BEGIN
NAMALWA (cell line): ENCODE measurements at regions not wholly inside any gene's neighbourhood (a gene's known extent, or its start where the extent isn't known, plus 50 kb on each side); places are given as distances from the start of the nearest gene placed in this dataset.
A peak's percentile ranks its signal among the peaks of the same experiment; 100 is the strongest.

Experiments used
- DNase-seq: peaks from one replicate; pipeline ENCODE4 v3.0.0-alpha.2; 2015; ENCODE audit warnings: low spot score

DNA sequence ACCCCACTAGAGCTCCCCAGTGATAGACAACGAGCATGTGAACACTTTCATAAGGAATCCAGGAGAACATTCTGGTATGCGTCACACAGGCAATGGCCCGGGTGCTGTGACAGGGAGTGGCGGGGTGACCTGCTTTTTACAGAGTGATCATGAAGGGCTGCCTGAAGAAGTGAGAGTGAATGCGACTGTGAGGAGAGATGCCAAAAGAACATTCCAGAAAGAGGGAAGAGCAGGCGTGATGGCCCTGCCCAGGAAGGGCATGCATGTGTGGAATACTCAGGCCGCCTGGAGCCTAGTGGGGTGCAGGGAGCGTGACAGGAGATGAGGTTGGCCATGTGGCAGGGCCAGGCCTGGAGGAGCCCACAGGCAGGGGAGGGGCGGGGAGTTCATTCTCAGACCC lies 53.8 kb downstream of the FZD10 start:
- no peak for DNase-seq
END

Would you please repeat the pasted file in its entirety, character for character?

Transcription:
NAMALWA (cell line): ENCODE measurements at regions not wholly inside any gene's neighbourhood (a gene's known extent, or its start where the extent isn't known, plus 50 kb on each side); places are given as distances from the start of the nearest gene placed in this dataset.
A peak's percentile ranks its signal among the peaks of the same experiment; 100 is the strongest.

Experiments used
- DNase-seq: peaks from one replicate; pipeline ENCODE4 v3.0.0-alpha.2; 2015; ENCODE audit warnings: low spot score

DNA sequence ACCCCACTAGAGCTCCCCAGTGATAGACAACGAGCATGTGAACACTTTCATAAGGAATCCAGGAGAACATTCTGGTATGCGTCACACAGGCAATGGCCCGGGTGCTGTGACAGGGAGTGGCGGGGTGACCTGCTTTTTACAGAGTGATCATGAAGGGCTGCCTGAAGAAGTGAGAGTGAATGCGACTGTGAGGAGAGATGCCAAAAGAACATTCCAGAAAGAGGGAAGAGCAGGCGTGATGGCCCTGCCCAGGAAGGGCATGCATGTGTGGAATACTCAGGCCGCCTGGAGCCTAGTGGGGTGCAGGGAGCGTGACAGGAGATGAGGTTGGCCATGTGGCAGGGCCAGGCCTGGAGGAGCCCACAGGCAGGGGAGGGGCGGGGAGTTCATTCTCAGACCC lies 53.8 kb downstream of the FZD10 start:
- no peak for DNase-seq